They need better hearing aides ...either that or this guy has been tempering with their hearing aides

 

31246474.jpg

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I've heard about this before, but didn't realise it was almost exclusively limited to that age range. That's fascinating... it must be at a certain frequency only certain folks can hear. Like the way younger kids are using the "mosquito ringtone" in school now, a high-pitched sound the teachers can't detect, but their young ears can.

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They're coming

 

gears_of_war_locust_horde_by_elberto333d

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H. P. Lovecraft was right!!

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Normally crackpots that hear noises would be put in a sanitarium but as we no longer have any then I guess the physiologists at the news papers use them to fill column space.On second thoughts maybe its their alien implants getting a feedback loop :o :argh:

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I sometimes hear 'cell phone' type sounds, that aren't there. :wacko:

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Need to add Wolverhampton to that :p

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I remember at school, when teachers would put old CRT TVs on to show some educational video, and they made this kind of high pitched sound (The tube inside charging with electricity maybe?). Being 24 now, I'm not sure if my hearing has gotten worse, as I no longer come into contact with CRT TVs, so I can't make a comparison, but anyway...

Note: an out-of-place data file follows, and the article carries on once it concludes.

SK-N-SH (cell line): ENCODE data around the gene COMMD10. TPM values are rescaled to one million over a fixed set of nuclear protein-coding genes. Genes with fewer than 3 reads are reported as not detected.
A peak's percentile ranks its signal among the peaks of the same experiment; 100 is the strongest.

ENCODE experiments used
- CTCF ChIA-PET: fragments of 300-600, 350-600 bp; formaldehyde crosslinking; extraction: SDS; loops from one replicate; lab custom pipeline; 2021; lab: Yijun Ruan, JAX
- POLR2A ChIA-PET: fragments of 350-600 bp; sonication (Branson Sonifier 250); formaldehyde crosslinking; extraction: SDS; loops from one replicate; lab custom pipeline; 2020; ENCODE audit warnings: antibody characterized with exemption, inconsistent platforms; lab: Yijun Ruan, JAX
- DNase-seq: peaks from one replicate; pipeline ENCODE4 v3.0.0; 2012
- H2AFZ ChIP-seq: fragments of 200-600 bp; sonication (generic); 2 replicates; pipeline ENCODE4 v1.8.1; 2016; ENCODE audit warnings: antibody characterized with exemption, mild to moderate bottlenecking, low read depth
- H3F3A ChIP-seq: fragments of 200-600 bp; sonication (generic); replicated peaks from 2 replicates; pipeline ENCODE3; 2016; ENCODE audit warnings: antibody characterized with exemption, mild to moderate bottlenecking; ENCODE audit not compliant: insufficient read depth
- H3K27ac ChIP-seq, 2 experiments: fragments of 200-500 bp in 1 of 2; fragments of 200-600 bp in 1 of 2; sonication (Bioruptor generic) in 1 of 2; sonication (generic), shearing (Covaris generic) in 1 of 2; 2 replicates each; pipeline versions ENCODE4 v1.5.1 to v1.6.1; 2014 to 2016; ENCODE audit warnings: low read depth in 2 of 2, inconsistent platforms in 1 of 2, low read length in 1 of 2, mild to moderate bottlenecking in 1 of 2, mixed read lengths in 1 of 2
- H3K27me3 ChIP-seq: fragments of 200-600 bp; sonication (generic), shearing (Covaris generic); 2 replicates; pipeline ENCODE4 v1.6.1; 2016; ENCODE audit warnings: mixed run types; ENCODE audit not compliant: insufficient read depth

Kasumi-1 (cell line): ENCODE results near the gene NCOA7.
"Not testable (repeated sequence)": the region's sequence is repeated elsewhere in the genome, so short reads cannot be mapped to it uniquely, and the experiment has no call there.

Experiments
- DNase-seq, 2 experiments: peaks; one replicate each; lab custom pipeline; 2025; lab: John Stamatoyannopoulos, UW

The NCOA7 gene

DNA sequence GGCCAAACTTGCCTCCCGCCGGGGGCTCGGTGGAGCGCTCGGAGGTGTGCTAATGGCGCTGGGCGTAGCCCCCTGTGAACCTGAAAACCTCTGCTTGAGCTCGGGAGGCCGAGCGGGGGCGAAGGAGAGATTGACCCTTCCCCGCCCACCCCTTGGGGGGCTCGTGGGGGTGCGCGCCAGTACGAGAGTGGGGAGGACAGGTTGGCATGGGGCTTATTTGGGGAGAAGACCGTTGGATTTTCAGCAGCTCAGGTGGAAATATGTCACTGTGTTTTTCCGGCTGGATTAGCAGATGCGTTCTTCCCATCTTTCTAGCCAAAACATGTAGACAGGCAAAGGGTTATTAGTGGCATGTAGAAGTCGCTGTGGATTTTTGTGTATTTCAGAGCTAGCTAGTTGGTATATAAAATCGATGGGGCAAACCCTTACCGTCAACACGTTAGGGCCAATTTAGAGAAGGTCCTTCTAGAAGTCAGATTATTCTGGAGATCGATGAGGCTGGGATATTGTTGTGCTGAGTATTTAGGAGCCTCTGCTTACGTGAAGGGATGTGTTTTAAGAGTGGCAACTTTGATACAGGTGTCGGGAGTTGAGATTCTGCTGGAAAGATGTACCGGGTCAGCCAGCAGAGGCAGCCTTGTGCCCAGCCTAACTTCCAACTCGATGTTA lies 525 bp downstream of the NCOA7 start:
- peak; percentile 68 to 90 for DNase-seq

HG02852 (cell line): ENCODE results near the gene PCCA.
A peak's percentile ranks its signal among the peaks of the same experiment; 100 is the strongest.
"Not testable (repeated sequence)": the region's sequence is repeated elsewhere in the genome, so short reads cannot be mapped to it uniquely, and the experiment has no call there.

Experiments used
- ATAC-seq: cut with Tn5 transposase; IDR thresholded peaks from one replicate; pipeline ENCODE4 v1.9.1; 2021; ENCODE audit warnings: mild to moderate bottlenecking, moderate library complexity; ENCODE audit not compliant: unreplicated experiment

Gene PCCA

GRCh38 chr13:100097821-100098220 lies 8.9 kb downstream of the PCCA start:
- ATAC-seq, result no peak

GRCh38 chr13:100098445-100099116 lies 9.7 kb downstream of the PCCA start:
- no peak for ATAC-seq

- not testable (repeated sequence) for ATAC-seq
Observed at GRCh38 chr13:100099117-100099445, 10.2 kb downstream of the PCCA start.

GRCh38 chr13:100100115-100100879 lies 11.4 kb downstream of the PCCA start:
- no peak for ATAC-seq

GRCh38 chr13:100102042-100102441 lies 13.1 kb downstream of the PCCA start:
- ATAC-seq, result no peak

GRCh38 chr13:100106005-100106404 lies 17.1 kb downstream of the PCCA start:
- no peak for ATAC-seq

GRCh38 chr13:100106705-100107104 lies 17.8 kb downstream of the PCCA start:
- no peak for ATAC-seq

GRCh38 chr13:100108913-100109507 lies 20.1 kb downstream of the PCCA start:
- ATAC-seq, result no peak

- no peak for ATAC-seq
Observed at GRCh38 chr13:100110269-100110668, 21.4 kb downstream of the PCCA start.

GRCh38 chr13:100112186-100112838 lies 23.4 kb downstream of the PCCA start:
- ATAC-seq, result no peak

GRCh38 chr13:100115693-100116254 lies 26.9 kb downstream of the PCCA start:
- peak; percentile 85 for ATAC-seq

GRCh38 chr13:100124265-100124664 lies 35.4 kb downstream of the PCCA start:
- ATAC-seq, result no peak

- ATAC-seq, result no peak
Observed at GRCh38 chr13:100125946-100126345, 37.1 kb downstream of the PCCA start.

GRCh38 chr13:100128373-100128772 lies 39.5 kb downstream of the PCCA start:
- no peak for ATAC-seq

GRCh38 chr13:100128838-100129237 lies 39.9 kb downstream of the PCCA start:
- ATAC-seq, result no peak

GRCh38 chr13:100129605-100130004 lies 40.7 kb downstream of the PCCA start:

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Strange as I feel like I've heard this for a long time and could never explain it. Perhaps the earth's magnetic force?

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That's not it, but yes these do happens.

 

And several area around the world are reporting loud localized booms as well. It's been pretty intense for 2 years now.

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Most researchers investigating the Hum express some confidence that the phenomenon is real,

 

How does this make sense?? Either it is real or it isn't, the article makes it appear as though the researches can detect a sound but can not find where it comes from.

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where did i read that conspiracy theorist said the Low Frequency Sound are used in some weird experiments to remotely modify human thought ...

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Hartsville Nuclear Plant Incident, Tennessee

 

The nuclear power plant is a site that cost the general public millions of dollars that was supposedly never finished. The construction of the plant came to an abrupt halt some years back leaving the community devastated. TVA (Federal Government) will tell you it is being used as a storage area only. Yet I have calls at the radio station from listeners who claim to hear strange humming sounds coming from the location.